Do the Bushites deserve to be prosecuted for their crimes? Yes, the Bushites deserve such punishment perhaps more than any office-holders in American history. Would I like seeing them held accountable like the criminals they are? Yes, every Hollywood movie about justice/revenge that I saw growing up trained me to crave just such a retribution.
Do I think he's chosen wrongly? It is certainly possible that he has. It's possible that the course Barack Obama has taken will do the country less good than would have been done by imposing justice on wrong-doers. For people to get away with wrong-doing does undermine the integrity of righteousness. That certainly is a cost of such a course.
But it would be a great mistake to jump firmly to the conclusion, as so many in the progressive netroots movement have done, that Obama has either decided foolishly or shown a lack of true moral concern.
Three points should be made.
The criterion should not be what FEELS BEST to us at the moment: although those two criteria may be the same in some instances, they are not necessarily identical. (The insistence that our feelings be gratified is particularly suspect when the feeling at the root of our insistence is ANGER: "Overcome anger by non-anger," said the Buddha, and Jesus, too, in other words.) And when the two criteria point in different directions, what matters is the long-term health and goodness of the nation (and, for that matter, the earth and humankind generally).
Second, though I feel pretty sure that, in Obama's position, I would have chosen otherwise, I find powerful reasons to give Obama a good deal of the benefit of the doubt.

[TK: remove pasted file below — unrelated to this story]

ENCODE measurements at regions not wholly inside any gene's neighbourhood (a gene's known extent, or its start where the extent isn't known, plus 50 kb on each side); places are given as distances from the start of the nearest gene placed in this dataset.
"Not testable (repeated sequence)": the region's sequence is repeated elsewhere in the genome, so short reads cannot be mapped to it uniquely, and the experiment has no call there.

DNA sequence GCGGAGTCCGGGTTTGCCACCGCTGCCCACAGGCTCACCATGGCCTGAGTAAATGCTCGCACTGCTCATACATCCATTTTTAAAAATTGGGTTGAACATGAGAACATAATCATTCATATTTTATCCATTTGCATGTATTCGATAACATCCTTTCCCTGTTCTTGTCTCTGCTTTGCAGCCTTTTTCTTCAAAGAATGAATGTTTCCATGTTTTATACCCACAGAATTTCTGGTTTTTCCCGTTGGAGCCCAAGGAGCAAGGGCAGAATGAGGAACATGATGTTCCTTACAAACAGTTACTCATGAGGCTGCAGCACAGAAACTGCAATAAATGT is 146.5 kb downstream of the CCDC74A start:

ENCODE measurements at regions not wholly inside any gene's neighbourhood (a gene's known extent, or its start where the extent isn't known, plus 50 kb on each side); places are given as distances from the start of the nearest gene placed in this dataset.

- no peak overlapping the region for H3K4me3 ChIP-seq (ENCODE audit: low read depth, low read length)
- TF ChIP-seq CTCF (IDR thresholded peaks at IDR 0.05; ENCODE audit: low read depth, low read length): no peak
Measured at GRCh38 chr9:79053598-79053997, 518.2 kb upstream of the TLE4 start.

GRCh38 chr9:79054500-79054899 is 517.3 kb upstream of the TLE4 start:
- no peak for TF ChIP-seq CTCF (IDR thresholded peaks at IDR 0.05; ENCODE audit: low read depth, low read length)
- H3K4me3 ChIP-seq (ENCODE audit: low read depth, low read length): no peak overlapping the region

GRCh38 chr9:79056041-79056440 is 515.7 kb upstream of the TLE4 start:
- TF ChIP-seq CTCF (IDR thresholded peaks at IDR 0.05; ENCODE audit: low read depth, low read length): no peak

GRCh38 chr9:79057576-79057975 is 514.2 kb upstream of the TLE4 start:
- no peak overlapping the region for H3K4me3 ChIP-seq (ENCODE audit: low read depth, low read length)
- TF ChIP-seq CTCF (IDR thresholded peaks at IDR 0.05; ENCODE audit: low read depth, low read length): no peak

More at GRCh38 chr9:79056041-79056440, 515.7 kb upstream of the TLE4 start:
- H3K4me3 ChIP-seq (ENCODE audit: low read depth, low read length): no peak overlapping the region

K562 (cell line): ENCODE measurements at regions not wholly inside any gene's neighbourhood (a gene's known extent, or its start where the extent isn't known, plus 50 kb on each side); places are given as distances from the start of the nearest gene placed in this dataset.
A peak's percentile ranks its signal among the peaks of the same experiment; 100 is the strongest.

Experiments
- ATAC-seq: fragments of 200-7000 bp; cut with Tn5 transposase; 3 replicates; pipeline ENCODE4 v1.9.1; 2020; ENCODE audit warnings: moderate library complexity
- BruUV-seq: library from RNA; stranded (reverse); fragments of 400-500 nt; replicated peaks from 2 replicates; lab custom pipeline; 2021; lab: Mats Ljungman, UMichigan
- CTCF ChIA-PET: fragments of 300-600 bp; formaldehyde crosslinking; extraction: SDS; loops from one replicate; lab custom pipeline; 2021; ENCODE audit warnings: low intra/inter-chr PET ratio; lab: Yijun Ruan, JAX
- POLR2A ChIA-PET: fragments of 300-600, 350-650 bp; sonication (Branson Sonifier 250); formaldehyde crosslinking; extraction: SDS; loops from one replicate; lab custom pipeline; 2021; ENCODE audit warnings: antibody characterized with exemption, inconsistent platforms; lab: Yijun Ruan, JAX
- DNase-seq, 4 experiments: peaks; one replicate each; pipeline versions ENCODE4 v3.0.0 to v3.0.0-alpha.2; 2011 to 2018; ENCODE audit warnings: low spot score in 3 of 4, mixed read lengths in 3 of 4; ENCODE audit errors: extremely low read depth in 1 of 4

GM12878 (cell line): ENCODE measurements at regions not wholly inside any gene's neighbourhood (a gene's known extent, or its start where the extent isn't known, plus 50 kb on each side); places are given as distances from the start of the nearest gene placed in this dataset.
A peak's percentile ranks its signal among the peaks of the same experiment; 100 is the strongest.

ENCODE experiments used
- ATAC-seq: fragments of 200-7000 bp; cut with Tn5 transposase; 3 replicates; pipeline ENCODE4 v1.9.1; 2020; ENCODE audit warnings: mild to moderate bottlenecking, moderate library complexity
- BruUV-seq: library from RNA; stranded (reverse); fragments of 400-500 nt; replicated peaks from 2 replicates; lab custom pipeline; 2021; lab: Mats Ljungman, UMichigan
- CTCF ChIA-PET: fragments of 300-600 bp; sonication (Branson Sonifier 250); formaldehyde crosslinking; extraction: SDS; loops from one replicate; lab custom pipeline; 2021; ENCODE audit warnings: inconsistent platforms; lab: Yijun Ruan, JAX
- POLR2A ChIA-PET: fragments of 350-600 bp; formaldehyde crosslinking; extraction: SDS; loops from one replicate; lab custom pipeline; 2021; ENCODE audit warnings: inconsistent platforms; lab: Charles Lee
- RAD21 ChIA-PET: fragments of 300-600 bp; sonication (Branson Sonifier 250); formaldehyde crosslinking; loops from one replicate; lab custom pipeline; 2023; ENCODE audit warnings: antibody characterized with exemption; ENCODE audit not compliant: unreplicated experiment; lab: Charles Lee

Here's a guy who has achieved great things already, and he's done them HIS way, which has often been different from mine. * [See note, at the bottom of this piece, which is from something I wrote on February 29 of this year, just as Hillary was throwing the "kitchen sink" at Obama.] It is because of this difference in his ways of dealing with evil that it wasn't until mid-January that I saw Obama as having transformational possibilities: because he was not going energetically up against the Bushite evils, I had assumed that Obama could not provide what America needs to repair the damage of this dark Bushite era.
Yet, look how far he's already gone in achieving the transformation America needs. His achievements, it should be noted, are not just a matter of his "success" or his "climb to power": they are also, in my view, clearly triumphs of good over evil.
It is by doing things HIS way that Obama has already transformed the image of this country in the world. It is by doing things HIS way that Obama created the moment where so many hundreds of thousands of people, standing late at night in and near Grant Park in Chicago, showed such beautiful, joyful, loving, open expressions on their faces. How different is that face of America from the one that the Bushites imposed as our nation's face to the world! Obama, in his non-confrontational way, has managed to drive the evil forces deeper toward the margins of our national life, in considerable dissarray.
As they say in the investment world, "past performance is no guarantee of future results," but, to change the arena to sports, winners of the Cy Young Award generally know how to win ballgames.
Obama's candidacy seemed to recognize this, and the worldwide response to his victory is a manifestation of the recognition by many millions that Obama's victory was a spiritual victory. And what Obama seems to be doing now seems best interpreted not as a caving in, nor as a sign of moral indifference, but as indicating what spiritual strategy he has chosen.
He has chosen a strategy of reconciliation, of reaching out beyond the ranks of his allies to enlist even his former opponents in supporting his mission to heal America.